I thought I’d start the new year with a bang, and review Paula Hawkins’ thriller The Girl on the Train, which I read over the Christmas break. This is a book that has received a lot of press and deservedly so – it’s intense with a slow burn and building tension that hooks you in right from the start.
Rachel catches the train into London every morning on her way to work, or so she’s been telling her flatmate. On the daily commute she’s watches the backyards that face the rail line and has fixated on the residents of one particular residence. She names them ‘Jess and Jason’ and based on the snippets of their interactions that she sees as the train slows and stops for a minute each day, she fabricates a fantasy life for the couple. Then, one day, Rachel witnesses Megan (aka ‘Jess’) with another man, and not long after Jess goes missing. She is certain that she has seen something important, that she can help find Megan.
Rachel has problems of her own. She’s a divorced, jobless alcoholic who is pretending to go to work every day, and can’t quite seem to let go of her ex-husband, Tom, who has married Anna, and now has a baby. The one thing Rachel wanted but couldn’t have was a baby. Her ex-husband lives a few doors down from ‘Jess and Jason’, and Rachel has on occasion paid Anna and Tom a visit, but can’t always remember what happened because she’s so drunk she has blackouts.
Rachel’s desire to feel important, to be needed, lead her to involve herself in the investigation surrounding Megan’s disappearance. Along the way she is forced to confront her own actions and she wrestles with her inner demons and desires to reach for a drink at every moment. She’s unreliable, desperate, and despite her best intentions she gets herself into a deeper and deeper mess with her ex, her flatmate and the police. Rachel’s alcoholism makes her an unreliable witness to her own life, and the frustration that she feels at not being able to remember events is palpable. She’s sure that she saw something important, if only she could remember that night at the train station. She just needs to somehow regain those lost moments so that she can help find Megan.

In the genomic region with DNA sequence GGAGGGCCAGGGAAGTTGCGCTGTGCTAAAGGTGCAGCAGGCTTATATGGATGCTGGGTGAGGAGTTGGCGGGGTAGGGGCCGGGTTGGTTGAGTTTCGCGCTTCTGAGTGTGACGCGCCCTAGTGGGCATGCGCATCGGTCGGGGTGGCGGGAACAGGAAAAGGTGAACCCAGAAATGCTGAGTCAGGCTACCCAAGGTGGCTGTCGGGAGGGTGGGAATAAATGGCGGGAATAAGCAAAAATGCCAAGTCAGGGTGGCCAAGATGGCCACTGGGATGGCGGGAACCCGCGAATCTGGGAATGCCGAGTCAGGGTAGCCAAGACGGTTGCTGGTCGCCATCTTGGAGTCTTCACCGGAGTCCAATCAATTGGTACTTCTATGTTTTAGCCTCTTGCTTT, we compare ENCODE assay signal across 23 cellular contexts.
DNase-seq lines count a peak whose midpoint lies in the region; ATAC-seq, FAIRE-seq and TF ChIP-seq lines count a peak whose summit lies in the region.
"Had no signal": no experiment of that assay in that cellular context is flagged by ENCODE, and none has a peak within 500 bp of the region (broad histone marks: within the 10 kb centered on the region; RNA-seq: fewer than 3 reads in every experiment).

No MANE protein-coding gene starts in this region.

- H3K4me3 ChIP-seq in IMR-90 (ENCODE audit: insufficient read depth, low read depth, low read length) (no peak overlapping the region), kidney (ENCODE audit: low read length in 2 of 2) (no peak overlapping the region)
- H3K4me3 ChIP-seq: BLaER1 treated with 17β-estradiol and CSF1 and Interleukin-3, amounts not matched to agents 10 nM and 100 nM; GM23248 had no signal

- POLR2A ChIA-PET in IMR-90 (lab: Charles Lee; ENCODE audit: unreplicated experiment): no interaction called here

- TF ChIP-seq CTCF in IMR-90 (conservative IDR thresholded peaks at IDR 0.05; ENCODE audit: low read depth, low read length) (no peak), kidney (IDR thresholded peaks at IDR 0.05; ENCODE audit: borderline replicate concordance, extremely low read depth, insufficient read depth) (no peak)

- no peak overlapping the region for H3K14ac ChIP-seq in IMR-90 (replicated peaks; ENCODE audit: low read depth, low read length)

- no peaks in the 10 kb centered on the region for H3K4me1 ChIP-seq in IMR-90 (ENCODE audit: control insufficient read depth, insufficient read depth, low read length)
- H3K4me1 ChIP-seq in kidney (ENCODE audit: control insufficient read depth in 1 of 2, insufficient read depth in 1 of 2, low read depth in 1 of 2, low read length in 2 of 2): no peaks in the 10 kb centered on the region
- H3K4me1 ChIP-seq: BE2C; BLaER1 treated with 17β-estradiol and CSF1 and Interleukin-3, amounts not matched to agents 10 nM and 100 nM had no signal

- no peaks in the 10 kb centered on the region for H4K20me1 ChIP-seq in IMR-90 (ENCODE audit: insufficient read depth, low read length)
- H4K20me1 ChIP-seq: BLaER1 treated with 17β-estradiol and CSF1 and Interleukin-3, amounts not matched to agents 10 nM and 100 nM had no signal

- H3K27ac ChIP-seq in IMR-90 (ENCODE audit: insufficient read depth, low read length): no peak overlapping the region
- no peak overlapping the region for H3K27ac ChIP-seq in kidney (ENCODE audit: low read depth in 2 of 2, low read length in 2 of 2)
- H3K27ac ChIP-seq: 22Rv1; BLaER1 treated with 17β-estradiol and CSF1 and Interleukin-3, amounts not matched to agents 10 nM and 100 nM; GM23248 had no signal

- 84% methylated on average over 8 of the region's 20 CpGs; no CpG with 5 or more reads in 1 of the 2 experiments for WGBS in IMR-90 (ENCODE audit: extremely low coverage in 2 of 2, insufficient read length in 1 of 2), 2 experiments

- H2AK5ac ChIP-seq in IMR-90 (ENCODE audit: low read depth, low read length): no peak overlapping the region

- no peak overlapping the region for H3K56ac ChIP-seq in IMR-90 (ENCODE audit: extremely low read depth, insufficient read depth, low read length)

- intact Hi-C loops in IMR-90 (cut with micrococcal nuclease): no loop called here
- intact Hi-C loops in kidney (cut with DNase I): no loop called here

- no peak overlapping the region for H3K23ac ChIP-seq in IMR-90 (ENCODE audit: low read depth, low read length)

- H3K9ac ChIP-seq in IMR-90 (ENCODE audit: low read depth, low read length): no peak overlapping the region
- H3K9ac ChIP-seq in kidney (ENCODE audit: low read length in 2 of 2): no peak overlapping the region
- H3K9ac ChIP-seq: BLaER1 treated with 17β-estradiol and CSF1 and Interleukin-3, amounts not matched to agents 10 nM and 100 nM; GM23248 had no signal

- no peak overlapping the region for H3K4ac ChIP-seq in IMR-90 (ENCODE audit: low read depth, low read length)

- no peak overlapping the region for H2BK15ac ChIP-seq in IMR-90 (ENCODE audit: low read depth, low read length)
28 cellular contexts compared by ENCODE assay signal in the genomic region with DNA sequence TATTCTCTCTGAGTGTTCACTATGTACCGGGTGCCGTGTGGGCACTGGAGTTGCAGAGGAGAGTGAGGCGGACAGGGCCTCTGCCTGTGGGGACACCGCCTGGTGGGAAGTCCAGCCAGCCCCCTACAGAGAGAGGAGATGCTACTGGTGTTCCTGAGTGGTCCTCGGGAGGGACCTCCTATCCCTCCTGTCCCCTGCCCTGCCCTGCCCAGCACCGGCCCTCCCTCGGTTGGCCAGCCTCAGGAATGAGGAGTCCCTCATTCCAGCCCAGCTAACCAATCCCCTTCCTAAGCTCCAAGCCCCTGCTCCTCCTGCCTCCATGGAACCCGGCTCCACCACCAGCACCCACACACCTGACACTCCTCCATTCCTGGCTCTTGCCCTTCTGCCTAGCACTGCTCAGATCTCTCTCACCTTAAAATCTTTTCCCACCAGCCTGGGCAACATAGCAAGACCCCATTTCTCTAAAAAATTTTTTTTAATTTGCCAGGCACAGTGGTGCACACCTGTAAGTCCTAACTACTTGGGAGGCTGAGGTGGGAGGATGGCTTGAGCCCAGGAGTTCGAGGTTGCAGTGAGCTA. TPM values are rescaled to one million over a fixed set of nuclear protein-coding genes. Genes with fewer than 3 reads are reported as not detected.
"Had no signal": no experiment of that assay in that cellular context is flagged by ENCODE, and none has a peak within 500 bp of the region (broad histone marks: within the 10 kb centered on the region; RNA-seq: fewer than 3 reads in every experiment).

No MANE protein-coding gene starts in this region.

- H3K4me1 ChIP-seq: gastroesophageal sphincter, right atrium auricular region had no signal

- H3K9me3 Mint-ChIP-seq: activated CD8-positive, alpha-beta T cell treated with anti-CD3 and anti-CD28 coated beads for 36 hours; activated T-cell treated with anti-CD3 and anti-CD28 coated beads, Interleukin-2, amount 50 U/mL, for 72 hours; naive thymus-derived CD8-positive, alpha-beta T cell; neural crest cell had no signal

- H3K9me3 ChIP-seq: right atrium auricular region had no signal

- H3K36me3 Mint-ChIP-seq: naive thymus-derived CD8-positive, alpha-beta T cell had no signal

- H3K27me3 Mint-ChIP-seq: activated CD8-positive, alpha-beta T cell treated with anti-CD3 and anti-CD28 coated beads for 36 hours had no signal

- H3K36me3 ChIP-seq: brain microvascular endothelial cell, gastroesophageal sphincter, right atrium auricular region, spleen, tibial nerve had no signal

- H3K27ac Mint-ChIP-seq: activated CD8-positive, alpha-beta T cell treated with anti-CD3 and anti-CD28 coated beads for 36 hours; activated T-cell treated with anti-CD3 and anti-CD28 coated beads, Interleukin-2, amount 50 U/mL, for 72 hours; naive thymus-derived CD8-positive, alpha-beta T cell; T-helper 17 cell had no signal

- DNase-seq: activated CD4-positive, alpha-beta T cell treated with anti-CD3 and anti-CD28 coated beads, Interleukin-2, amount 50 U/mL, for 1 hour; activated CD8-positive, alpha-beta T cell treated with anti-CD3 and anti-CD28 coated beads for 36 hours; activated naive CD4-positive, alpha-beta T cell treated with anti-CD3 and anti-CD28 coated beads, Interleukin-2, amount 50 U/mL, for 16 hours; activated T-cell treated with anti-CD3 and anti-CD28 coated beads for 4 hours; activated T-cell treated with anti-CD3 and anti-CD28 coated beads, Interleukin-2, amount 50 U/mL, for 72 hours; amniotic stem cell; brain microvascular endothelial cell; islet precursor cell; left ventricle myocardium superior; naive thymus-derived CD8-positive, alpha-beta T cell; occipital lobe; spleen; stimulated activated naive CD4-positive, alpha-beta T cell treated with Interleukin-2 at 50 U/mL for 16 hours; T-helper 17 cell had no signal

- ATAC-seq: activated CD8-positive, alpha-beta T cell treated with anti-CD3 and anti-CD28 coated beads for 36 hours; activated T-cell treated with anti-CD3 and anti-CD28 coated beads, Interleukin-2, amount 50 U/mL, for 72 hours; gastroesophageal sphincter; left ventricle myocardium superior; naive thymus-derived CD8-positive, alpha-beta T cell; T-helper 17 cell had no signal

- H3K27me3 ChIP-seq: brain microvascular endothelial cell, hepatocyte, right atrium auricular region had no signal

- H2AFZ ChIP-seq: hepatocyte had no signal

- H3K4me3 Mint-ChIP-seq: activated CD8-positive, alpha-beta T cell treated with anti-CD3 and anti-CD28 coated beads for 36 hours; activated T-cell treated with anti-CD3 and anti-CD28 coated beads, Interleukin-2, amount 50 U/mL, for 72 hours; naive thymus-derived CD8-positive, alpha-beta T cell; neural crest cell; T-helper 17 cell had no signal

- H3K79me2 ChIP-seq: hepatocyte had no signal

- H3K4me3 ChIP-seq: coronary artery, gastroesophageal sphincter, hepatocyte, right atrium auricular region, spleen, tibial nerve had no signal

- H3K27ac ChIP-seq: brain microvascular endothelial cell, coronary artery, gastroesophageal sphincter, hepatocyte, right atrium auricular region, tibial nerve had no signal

Narrated by three different characters, all as unreliable as each other, all with secrets of their own to hide, this is a thriller that does not disappoint. But, don’t expect it to be a big, bold in-your-face action thriller. The Girl on a Train travels at a slower pace, circling and escalating that tension. There is a clever layering and intertwining of lives and events that snake around each other, revealing little by little clues to Megan’s disappearance. Addictive reading at it’s best. Once you start it, you won’t want to put it down.
The Girl on the Train by Paula Hawkins (Transworld Publishers 2015)
Author FB page: https://www.facebook.com/PaulaHawkinsWriter/